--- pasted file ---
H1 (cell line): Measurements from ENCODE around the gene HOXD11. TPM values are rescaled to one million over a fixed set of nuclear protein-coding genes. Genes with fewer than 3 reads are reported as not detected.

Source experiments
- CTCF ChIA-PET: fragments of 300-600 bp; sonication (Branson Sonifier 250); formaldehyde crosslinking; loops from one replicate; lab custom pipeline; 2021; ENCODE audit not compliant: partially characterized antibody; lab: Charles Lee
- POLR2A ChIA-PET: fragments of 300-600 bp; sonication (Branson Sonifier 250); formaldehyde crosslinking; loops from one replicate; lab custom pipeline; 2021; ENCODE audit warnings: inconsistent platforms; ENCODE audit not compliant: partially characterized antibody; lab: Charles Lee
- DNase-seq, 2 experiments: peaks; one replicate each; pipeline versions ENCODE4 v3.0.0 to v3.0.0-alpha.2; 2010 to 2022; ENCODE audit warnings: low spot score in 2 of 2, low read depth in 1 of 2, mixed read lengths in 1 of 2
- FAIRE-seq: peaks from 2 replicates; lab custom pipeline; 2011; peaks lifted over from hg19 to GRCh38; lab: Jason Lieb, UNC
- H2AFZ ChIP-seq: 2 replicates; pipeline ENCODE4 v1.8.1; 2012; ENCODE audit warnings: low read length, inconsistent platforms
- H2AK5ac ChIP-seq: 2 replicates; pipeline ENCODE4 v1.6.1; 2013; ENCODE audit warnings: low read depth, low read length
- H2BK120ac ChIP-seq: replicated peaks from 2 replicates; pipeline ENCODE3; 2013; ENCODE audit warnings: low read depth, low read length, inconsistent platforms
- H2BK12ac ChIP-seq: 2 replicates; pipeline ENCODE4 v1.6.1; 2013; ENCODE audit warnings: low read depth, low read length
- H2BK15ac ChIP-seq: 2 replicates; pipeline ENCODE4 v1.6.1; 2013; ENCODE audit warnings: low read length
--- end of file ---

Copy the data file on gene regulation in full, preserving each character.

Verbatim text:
H1 (cell line): Measurements from ENCODE around the gene HOXD11. TPM values are rescaled to one million over a fixed set of nuclear protein-coding genes. Genes with fewer than 3 reads are reported as not detected.

Source experiments
- CTCF ChIA-PET: fragments of 300-600 bp; sonication (Branson Sonifier 250); formaldehyde crosslinking; loops from one replicate; lab custom pipeline; 2021; ENCODE audit not compliant: partially characterized antibody; lab: Charles Lee
- POLR2A ChIA-PET: fragments of 300-600 bp; sonication (Branson Sonifier 250); formaldehyde crosslinking; loops from one replicate; lab custom pipeline; 2021; ENCODE audit warnings: inconsistent platforms; ENCODE audit not compliant: partially characterized antibody; lab: Charles Lee
- DNase-seq, 2 experiments: peaks; one replicate each; pipeline versions ENCODE4 v3.0.0 to v3.0.0-alpha.2; 2010 to 2022; ENCODE audit warnings: low spot score in 2 of 2, low read depth in 1 of 2, mixed read lengths in 1 of 2
- FAIRE-seq: peaks from 2 replicates; lab custom pipeline; 2011; peaks lifted over from hg19 to GRCh38; lab: Jason Lieb, UNC
- H2AFZ ChIP-seq: 2 replicates; pipeline ENCODE4 v1.8.1; 2012; ENCODE audit warnings: low read length, inconsistent platforms
- H2AK5ac ChIP-seq: 2 replicates; pipeline ENCODE4 v1.6.1; 2013; ENCODE audit warnings: low read depth, low read length
- H2BK120ac ChIP-seq: replicated peaks from 2 replicates; pipeline ENCODE3; 2013; ENCODE audit warnings: low read depth, low read length, inconsistent platforms
- H2BK12ac ChIP-seq: 2 replicates; pipeline ENCODE4 v1.6.1; 2013; ENCODE audit warnings: low read depth, low read length
- H2BK15ac ChIP-seq: 2 replicates; pipeline ENCODE4 v1.6.1; 2013; ENCODE audit warnings: low read length